Simpson, however, is only 16th in the standings right now (4 points) but needs to be in the top 12 to run the final (12th has 7 points), so she’ll need to finish a minimum of sixth (perhaps higher depending on how the rest of the field runs) to get in. That shouldn’t be much of a problem. Though Simpson was not great in her first two DL appearances of 2017 (8th in Eugene, 5th in London), she was spectacular at Worlds and has to be regarded as the favorite here. Remember, after Rio last year, Simpson ripped off two of the five fastest times of her career in Paris and Zurich and could be primed to go even faster this year (her PR is 3:57.22; the American record is 3:56.29). Simpson’s last Diamond League win came in Rome in 2015 (see photo, above right).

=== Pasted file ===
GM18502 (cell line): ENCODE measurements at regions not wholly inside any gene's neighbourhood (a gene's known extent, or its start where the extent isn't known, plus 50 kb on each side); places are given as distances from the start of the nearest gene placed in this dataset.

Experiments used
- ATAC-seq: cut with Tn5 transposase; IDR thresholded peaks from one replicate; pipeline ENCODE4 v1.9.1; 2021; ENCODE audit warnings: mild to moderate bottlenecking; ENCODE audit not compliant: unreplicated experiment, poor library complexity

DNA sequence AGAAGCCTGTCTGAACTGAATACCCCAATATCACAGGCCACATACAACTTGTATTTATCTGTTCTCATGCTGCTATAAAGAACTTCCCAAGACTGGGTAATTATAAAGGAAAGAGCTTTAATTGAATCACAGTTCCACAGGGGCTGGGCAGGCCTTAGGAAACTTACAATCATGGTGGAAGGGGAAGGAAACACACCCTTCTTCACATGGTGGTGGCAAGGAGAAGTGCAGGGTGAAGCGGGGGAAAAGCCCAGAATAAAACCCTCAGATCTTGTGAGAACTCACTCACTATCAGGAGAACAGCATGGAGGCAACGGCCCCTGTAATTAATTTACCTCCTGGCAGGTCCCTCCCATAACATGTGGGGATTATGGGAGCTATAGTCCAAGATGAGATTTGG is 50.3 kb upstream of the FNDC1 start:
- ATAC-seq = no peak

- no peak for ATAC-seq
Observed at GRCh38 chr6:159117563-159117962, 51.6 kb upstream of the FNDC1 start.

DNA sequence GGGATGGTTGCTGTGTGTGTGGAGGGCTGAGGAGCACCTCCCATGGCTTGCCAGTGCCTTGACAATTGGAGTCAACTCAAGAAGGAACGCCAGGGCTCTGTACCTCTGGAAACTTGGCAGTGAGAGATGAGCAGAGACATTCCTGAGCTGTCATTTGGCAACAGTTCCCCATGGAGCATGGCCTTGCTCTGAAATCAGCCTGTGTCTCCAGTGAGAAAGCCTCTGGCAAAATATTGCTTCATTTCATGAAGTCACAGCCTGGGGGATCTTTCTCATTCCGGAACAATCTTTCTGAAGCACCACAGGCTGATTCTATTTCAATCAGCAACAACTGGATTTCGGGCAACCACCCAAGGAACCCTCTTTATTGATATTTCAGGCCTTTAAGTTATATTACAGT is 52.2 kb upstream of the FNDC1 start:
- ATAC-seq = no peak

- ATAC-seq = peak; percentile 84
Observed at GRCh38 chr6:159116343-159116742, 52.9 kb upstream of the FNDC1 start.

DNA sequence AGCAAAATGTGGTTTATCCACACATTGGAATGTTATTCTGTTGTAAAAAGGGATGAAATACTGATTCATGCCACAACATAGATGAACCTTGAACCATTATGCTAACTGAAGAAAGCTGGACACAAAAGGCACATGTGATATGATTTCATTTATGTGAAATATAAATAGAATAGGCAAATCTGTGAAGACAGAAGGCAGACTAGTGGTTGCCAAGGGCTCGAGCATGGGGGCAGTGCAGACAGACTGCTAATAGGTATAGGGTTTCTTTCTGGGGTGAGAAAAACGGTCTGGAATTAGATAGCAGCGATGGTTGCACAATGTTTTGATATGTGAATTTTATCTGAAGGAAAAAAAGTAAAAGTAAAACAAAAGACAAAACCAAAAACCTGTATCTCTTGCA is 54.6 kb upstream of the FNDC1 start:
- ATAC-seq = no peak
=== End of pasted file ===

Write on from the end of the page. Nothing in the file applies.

The next-highest finisher from London is Brit Laura Weightman, who was sixth, followed by Poland’s Angelika Cichocka (seventh). Both women could threaten Simpson — remember, Cichocka won in Rabat back on July 16 — but Simpson is in great shape and has a PR of 3:57 while neither Weightman nor Cichocka has ever broken 4:00. Simpson is also a great tactician, so she will be favored to win any style of race.
In this field, the two fastest women on the year are Winny Chebet of Kenya (3:59.16) and Gudaf Tsegay of Ethiopia (3:59.55), but both of them were eliminated in the semis at Worlds.
American Brenda Martinez is also entered, and she’s one of the few Americans in recent years to actually beat Simpson in a 1500 (she did it at Pre in May). We don’t expect her to do it here, but she’s very fit right now and could challenge 4:00 (her PR is 4:00.94)